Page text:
The number of people turning up at hospital with alcohol-related injuries in Sydney has reduced, along with the severity of their injuries, following the introduction of 1.30am lockouts and 3am bar closures, a NSW Parliamentary inquiry has been told.
In a submission to Parliament’s Law and Safety Committee, Professor Michael Grigg, president of the Royal Australasian College of Surgeons says there has been a “significant reduction” in both the number and severity of alcohol-related injuries turning up at St Vincent’s Hospital in Darlinghurst.
But CBD bar manager Jeremy Fraser, who runs Side Bar in Haymarket, says in his submission says his security staff are being abused for 90 minutes every night and police are called for assistance more often as an “unintended consequence” of the lockouts.
“Since the introduction of the lockout laws, our need to call police for assistance has increased from about once a month, to almost weekly,” he writes. “I have seen a marked increase in violence around my venue, usually directed towards myself or security staff.”
Fraser details how every night, when the laws come into effect at 1.30am, the verbal and sometimes physical abuse begins when people are refused entry.
“We expected this to only be for the first week or two of the new laws, however it has not slowed over the past few months of the laws. Every night we are in conflict with at least 8-20 guests,” he says.
The laws also mean patrons who go outside after 1.30am cannot return to the venue. Fraser says one security guard is kept busy collecting belongings to return to the patrons.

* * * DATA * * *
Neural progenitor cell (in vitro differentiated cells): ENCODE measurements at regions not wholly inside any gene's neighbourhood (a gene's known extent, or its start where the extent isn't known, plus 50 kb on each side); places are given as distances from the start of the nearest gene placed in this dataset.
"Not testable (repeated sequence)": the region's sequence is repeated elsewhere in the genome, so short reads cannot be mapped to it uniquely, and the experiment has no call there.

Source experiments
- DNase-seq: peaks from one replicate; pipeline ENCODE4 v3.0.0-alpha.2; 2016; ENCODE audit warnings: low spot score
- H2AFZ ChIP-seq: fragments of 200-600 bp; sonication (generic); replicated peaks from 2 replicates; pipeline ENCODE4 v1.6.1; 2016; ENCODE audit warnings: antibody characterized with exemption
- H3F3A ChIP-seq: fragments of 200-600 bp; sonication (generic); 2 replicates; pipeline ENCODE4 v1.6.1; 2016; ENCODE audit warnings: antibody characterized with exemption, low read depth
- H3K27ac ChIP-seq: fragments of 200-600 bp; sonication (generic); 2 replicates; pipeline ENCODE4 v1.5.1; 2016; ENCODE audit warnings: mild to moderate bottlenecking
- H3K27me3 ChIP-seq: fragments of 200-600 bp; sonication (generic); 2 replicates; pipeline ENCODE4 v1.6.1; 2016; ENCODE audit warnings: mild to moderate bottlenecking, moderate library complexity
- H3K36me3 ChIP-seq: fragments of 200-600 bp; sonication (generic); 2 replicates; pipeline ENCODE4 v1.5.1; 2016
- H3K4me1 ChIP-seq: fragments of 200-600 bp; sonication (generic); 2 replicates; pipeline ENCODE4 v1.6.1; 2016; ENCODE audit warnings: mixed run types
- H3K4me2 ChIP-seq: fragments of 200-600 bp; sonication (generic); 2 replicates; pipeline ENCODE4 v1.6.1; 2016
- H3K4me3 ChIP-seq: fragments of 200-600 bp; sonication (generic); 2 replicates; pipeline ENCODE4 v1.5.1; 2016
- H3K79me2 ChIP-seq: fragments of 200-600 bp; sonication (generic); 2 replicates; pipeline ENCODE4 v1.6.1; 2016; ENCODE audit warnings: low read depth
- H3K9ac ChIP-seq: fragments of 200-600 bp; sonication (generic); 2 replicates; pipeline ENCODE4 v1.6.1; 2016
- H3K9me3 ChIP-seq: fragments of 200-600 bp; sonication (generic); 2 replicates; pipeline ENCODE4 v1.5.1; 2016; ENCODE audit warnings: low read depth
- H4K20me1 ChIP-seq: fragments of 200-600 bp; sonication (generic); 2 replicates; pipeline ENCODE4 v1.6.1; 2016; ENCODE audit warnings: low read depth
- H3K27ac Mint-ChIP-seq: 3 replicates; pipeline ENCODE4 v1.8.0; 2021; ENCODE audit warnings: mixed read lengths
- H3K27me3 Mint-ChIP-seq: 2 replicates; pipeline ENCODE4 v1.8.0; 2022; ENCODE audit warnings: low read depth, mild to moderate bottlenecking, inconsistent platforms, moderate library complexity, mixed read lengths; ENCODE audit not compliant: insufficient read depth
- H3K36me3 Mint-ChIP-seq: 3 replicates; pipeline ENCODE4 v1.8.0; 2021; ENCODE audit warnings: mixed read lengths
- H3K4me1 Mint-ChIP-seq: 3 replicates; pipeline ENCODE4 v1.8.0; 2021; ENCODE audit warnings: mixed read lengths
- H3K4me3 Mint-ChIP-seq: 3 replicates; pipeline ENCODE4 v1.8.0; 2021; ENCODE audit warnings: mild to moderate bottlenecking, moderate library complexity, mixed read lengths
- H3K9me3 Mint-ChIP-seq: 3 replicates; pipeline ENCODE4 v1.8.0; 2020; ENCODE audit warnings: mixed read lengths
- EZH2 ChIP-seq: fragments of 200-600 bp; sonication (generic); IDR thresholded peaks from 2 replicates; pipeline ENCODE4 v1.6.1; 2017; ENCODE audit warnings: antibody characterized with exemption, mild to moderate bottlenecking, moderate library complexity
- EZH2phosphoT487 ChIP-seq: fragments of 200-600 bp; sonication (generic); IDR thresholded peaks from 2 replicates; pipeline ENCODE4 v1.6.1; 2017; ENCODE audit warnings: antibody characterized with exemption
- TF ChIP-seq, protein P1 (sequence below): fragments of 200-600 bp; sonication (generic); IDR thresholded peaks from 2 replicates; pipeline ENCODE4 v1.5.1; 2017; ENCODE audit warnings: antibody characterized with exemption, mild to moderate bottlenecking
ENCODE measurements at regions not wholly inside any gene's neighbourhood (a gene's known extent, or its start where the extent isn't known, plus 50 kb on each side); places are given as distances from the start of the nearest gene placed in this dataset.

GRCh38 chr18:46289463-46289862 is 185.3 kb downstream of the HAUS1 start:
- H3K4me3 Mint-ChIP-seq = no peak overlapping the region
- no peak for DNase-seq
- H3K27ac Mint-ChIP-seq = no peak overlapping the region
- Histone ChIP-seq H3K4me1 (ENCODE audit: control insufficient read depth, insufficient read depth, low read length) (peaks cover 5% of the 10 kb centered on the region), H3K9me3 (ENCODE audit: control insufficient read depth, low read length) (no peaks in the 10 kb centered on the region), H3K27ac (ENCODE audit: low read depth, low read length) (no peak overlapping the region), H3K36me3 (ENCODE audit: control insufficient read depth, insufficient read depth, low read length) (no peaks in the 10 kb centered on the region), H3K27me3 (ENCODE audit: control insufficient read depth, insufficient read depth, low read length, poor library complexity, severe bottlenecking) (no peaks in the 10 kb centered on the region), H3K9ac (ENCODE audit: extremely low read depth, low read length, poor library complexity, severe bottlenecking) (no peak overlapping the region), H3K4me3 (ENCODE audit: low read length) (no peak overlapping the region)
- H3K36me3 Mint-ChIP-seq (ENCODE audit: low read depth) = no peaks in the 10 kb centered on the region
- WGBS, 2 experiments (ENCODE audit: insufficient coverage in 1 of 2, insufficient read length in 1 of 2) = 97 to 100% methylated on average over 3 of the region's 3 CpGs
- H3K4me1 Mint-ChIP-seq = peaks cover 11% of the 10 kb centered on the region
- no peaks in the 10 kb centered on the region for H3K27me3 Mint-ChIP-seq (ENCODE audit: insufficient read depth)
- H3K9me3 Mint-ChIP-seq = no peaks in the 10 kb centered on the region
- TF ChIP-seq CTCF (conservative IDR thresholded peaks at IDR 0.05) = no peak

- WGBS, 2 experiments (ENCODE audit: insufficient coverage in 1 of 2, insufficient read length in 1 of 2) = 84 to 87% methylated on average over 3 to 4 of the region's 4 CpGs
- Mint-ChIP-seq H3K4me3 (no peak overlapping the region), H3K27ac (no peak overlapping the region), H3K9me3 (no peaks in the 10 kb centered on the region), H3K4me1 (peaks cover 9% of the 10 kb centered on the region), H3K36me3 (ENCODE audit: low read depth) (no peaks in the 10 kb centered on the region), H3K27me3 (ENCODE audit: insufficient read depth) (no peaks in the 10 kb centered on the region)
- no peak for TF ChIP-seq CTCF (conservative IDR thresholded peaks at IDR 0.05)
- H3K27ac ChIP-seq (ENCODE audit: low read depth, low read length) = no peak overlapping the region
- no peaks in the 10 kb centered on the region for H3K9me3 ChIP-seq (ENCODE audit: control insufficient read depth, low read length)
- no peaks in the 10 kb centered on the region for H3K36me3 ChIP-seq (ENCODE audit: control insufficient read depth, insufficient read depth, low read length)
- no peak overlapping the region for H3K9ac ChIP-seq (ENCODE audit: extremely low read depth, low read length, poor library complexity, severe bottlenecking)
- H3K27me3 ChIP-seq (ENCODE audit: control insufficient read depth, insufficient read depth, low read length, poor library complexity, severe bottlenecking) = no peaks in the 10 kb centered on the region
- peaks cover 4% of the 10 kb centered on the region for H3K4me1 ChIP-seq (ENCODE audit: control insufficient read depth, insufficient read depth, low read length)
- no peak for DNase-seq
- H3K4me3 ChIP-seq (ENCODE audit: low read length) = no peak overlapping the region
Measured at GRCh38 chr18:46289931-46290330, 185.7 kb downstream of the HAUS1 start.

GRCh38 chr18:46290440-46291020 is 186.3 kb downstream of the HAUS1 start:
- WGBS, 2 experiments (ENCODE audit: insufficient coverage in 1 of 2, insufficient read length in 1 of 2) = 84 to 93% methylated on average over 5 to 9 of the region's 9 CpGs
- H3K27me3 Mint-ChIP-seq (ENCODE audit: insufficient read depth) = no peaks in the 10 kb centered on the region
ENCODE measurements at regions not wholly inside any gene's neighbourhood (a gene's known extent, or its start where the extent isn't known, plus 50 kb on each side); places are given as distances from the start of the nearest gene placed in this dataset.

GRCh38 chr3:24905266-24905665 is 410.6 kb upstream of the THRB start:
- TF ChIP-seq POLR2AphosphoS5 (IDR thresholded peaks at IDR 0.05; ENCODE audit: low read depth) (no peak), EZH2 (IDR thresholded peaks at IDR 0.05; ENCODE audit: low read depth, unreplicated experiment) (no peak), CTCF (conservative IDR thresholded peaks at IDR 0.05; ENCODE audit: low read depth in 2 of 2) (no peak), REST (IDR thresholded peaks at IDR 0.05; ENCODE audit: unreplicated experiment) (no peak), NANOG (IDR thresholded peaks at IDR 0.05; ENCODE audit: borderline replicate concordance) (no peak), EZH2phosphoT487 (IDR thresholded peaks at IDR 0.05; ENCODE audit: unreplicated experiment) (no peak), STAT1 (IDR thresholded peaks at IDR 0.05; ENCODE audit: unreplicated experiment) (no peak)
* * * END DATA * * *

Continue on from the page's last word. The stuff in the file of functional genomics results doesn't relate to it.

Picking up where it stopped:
“This also leaves my security team focusing on informing patrons of the lockout laws, and collecting jackets etc. instead of doing their primary role of spotting intoxication,” he says.
Jeremy Fraser’s view is supported by some of the 11 written submissions, however a Kings Cross resident, who says he’s lived at ‘Ground Zero’ for 14 years argued the legislation was working.
“Since the lockout and associated legislations were introduced in February 2014, the community here in Kings Cross has been able to breathe, to live, to sleep, and to walk our streets in safety,” his submission says adding that the daytime economy is “flowering” as a result.
“New cafes, restaurants, retail shops are no longer bound to or scared off by the ’24-hour alcohol economy’ and it’s ugly and violent footprint. The place is feeling reinvigorated, and most importantly, safer,” he says.
However, it may be that the problem has simply shifted to areas outside the precinct, with Redfoo being glassed in Double Bay.
The Law and Safety Committee inquiry will hold public hearings at the NSW Parliament tomorrow, September 3.
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